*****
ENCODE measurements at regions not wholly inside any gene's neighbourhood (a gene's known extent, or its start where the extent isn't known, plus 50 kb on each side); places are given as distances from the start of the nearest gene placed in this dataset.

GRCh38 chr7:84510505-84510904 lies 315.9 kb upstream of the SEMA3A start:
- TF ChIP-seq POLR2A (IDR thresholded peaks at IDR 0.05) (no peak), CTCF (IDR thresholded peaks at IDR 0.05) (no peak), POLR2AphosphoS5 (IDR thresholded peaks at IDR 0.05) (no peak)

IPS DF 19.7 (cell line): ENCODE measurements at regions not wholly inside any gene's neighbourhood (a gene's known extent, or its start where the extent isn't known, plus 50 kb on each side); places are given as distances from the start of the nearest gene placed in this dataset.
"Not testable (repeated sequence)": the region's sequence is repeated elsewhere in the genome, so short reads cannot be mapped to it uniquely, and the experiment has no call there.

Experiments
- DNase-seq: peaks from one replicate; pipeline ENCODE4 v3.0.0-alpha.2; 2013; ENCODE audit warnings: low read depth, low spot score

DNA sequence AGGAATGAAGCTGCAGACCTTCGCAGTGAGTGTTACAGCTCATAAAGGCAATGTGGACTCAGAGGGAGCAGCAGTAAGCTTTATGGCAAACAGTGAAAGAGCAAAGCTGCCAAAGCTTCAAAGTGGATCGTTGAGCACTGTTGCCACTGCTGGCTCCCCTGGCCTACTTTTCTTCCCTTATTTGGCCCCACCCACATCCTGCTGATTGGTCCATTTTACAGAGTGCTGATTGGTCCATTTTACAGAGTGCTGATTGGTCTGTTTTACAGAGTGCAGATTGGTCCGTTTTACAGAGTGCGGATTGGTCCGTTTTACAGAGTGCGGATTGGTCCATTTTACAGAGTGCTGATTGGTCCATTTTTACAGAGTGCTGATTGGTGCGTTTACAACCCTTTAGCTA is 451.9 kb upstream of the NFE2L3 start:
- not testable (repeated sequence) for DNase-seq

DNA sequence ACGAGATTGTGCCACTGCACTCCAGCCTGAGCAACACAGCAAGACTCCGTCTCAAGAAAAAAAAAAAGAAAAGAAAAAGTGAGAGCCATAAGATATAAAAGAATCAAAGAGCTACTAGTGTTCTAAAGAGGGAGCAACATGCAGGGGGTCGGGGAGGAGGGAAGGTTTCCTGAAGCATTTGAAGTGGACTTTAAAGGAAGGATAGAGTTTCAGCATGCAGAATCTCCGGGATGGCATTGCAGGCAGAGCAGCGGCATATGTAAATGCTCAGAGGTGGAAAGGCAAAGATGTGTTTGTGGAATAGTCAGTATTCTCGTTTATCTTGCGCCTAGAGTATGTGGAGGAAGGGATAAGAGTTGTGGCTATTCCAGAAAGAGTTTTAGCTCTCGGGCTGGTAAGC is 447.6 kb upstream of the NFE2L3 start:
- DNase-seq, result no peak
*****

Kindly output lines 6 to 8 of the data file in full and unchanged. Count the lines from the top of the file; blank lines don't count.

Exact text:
Experiments
- DNase-seq: peaks from one replicate; pipeline ENCODE4 v3.0.0-alpha.2; 2013; ENCODE audit warnings: low read depth, low spot score

DNA sequence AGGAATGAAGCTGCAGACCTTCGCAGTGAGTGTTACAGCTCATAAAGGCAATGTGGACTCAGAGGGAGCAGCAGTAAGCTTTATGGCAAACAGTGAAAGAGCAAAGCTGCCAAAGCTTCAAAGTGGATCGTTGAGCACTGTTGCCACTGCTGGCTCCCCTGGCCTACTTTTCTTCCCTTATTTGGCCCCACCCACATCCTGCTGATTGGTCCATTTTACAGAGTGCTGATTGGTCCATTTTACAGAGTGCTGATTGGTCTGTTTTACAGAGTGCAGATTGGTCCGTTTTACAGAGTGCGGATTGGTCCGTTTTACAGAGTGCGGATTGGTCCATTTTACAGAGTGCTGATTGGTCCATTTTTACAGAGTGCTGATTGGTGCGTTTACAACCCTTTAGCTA is 451.9 kb upstream of the NFE2L3 start: